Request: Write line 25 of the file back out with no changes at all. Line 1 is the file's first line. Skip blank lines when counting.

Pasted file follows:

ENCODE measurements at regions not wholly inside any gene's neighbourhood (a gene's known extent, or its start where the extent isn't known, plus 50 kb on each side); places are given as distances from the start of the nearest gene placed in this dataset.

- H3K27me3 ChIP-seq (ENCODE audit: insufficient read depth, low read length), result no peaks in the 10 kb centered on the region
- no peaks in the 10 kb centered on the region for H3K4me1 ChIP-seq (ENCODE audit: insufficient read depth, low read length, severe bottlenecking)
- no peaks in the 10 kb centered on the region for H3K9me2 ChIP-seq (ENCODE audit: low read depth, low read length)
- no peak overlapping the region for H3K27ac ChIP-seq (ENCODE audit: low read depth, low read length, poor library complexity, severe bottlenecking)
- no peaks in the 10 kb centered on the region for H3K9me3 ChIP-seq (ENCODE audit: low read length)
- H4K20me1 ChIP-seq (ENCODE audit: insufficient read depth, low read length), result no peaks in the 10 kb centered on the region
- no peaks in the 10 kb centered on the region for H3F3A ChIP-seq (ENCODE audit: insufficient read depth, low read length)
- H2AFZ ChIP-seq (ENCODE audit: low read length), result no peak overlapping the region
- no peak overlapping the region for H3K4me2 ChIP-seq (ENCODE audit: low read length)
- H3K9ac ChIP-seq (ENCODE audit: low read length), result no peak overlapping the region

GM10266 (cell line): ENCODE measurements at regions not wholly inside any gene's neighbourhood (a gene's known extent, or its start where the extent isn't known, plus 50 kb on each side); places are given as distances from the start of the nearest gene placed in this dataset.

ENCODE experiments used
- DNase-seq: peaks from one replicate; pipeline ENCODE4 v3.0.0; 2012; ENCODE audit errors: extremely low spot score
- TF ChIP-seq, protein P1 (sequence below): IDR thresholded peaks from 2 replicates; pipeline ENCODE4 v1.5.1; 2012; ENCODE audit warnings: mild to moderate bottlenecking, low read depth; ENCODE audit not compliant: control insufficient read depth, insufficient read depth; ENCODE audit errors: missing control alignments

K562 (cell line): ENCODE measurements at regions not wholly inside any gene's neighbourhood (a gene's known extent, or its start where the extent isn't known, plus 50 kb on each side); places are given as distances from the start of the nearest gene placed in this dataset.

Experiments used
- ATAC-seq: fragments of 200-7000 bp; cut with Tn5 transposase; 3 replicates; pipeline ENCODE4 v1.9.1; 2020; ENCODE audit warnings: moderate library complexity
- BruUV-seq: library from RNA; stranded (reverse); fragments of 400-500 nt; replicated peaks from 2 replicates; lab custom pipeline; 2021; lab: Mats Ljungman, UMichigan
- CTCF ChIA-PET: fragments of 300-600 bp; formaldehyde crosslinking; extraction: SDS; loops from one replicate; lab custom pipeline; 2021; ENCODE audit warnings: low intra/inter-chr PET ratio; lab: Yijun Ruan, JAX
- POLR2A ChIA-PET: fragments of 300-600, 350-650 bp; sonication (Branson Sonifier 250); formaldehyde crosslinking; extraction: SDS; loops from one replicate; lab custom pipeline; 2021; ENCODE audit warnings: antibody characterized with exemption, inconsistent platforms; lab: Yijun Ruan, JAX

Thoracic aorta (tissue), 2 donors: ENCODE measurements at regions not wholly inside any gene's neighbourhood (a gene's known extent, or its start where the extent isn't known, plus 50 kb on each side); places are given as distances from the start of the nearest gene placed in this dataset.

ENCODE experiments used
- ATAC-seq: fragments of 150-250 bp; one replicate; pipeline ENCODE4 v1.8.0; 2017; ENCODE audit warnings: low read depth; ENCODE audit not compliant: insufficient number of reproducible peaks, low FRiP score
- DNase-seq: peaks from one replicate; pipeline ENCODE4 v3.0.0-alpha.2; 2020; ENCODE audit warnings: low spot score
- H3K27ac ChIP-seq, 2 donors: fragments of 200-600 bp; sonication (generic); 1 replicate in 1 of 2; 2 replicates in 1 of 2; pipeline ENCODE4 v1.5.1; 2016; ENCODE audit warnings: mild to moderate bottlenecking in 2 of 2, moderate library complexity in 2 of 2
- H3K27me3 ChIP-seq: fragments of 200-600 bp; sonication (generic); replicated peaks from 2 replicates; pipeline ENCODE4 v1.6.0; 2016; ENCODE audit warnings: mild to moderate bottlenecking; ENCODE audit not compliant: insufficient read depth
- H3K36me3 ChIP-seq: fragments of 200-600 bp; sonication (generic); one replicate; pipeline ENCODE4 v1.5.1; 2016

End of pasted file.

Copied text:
- DNase-seq: peaks from one replicate; pipeline ENCODE4 v3.0.0-alpha.2; 2020; ENCODE audit warnings: low spot score